Just hours after the Vatican announced he would be the 13th bishop of the Diocese of Richmond, Bishop Barry Knestout was introduced to his new diocese at a Dec. 5 press conference there.

“I am honored to serve the Church of Richmond which has a long and revered history of faith,” Bishop Knestout said. “…My hope and prayer is for the Church of Richmond to be a strong voice of unity and charity, an impactful example of reconciliation and solidarity among the neglected, poor and forgotten, and a communion among those who are painfully separated brothers and sisters.”

Earlier in the morning, Archbishop Christophe Pierre, apostolic nuncio to the United States, announced that Pope Francis had appointed the 55-year-old Bishop Knestout as the new bishop of Richmond, succeeding Bishop Francis DiLorenzo, who headed that diocese from 2004 until his death on Aug. 17.

For the past decade, Bishop Knestout has served as an auxiliary bishop and moderator of the Curia (chief of staff) for the Archdiocese of Washington. The Maryland native was ordained as a priest of the archdiocese in 1989.

Speaking to priests, diocesan employees and local media in Richmond, Bishop Knestout promised to embrace his new home “with all my heart.”

“My first focus is to visit throughout the diocese,” Bishop Knestout said. “This is a large territory and I want to take time to get the lay of the land and to know the parishes and the people and the clergy.”

Noting that “a significant aspect” of the Diocese of Richmond is the large number of colleges and universities located within it, Bishop Knestoout said it would be a priority of his to “reach out to young people… (and) making sure the faith is taught and taught well so that it is embraced and lived.”

In introducing himself to his new diocese, Bishop Knestout thanked his parents “for giving me life and forming me in the faith,” and thanked his eight brothers and sisters who “keep me humble and make sure I do not get too ahead of myself.”

Saying that “the Church of Washington has been a mother to me,” Bishop Knestout pointed out that he served under three archbishops of Washington: the late Cardinal James Hickey, Cardinal Theordore McCarrick and Cardinal Donald Wuerl.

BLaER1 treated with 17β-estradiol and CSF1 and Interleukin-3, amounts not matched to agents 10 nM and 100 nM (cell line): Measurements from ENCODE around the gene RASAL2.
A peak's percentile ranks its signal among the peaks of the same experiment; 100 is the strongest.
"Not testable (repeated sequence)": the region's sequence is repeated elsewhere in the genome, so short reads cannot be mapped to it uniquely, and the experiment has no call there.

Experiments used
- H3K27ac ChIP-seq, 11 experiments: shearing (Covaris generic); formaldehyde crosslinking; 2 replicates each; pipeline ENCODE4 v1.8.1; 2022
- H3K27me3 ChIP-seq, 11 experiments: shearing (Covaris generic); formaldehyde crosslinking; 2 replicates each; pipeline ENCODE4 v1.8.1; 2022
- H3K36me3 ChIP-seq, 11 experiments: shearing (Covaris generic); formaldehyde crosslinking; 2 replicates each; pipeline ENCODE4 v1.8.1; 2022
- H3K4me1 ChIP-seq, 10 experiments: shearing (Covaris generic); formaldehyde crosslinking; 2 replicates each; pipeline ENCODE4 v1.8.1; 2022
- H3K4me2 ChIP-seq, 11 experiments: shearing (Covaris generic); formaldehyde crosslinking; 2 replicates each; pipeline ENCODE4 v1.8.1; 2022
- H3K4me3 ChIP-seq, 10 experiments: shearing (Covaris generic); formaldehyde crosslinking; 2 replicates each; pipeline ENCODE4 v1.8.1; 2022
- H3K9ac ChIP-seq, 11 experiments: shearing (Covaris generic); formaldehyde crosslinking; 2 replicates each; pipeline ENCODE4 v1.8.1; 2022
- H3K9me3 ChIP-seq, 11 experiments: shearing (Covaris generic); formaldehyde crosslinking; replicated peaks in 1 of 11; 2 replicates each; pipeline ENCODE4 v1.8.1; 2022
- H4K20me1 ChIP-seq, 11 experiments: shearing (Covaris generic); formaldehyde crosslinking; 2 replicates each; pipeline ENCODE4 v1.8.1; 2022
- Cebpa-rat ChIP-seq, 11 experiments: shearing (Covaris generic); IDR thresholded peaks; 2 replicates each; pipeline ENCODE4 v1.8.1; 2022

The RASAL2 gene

He called Cardinal Hickey “a spiritual father to me” from whom he learned “the small details of priest service” and who was a model of “a steady hand and gentle spirit.” He said Cardinal McCarrick fostered in him “a missionary spirit.” His 10 years of serving with Cardinal Wuerl, Bishop Knestout said, was “an experience of learning, formation and growth in more than words can express.”

Bishop Knestout, noting that he was “happy and grateful for the trust the Holy Father has placed in me,” said he would serve the Diocese of Richmond by recalling that Pope Francis said “bishops should be pastors who are close to their people, pastors who are neighbors and servants… Our greatest joy is to be shepherds.”

He added that he would work “to strengthen the community we have” and to make sure that respecting the dignity of each human being “is respected and upheld and strengthened.”

“I look forward to serving as best I can as a shepherd here with my brother priests, religious, lay men and women and deacons,” Bishop Knestout said. “Let us begin the journey together moving forward with hope. Please pray for me.”

Msgr. Mark Richard Lane, who has served as diocesan administrator since the death of Bishop DiLorenzo, introduced Bishop Knestout at the press conference.

Msgr. Lane called Bishop Knestout “a humble, hardworking” bishop who will serve Richmond as “spiritual leader and a teacher who will guide this vast diocese and this community.”

Bishop Knestout will be installed as the 13th bishop of Richmond in Jan. 12 at 2 p.m. at the Cathedral of the Sacred Heart in Richmond.